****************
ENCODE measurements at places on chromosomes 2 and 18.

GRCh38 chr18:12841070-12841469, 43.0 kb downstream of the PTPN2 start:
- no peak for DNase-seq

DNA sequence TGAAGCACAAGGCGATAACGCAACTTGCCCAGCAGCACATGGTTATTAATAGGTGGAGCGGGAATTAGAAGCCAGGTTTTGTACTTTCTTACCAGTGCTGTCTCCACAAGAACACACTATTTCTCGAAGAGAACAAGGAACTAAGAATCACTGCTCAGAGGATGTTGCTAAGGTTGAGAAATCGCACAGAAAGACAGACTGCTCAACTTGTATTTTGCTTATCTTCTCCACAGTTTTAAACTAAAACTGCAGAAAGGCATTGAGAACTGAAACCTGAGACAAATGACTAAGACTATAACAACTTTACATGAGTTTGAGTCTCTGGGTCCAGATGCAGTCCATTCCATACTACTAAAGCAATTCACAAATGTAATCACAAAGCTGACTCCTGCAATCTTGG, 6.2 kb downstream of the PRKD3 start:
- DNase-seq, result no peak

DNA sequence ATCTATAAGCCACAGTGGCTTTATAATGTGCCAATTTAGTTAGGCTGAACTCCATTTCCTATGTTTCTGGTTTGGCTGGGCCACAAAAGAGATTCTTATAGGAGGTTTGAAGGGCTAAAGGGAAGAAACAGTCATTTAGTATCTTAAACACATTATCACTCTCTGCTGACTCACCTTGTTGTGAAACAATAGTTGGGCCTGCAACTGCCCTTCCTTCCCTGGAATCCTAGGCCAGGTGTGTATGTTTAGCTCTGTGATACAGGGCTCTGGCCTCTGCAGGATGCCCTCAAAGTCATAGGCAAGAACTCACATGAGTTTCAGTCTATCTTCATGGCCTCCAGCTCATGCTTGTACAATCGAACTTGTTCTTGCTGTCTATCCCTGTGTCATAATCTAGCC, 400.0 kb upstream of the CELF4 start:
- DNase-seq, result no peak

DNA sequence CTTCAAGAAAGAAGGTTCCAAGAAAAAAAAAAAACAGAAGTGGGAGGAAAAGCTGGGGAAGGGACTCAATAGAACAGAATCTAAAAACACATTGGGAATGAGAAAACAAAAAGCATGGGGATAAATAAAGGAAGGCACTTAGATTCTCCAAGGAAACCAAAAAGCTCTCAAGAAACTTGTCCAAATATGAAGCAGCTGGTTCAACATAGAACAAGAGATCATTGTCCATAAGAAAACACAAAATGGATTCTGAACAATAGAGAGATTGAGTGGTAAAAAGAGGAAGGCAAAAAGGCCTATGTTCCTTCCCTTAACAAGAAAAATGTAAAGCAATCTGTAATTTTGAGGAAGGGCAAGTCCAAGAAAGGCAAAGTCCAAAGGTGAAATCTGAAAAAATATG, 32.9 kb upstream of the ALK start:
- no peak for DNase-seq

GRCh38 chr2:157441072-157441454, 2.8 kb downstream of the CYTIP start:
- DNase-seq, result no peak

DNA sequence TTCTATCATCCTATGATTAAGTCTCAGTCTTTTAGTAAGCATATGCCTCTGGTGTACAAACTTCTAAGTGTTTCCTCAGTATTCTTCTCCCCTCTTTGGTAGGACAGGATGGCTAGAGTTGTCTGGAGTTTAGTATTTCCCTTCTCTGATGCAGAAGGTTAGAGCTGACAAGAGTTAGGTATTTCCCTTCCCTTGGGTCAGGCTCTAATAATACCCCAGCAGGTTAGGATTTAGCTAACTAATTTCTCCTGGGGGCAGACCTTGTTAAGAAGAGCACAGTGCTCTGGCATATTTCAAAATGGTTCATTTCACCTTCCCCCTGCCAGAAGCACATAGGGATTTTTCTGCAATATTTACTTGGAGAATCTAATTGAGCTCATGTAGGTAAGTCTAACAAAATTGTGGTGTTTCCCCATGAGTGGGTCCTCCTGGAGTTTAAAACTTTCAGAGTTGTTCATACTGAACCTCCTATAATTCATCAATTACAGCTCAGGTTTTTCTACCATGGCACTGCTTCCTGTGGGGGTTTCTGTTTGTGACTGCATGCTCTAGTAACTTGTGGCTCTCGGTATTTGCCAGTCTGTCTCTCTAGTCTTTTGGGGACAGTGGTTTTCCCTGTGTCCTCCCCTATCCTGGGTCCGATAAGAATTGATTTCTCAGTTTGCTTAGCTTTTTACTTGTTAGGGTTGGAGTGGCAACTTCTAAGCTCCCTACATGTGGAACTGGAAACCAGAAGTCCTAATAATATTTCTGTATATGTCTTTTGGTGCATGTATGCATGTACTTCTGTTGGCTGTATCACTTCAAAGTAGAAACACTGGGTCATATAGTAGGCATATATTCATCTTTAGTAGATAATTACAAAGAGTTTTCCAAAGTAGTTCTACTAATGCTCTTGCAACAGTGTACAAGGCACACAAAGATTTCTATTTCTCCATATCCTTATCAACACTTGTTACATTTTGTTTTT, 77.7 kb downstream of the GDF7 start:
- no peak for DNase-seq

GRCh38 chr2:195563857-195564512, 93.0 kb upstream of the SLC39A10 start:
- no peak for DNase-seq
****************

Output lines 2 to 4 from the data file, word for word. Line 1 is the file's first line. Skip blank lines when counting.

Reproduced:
GRCh38 chr18:12841070-12841469, 43.0 kb downstream of the PTPN2 start:
- no peak for DNase-seq

DNA sequence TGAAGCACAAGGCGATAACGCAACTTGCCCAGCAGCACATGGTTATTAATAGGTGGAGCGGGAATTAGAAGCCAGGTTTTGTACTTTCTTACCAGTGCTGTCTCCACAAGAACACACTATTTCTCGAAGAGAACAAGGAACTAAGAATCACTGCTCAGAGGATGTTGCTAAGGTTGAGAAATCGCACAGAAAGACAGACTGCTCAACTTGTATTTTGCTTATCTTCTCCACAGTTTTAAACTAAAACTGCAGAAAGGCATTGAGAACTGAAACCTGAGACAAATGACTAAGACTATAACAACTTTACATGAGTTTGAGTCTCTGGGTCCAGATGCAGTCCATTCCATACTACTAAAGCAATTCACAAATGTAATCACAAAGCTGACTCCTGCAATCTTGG, 6.2 kb downstream of the PRKD3 start: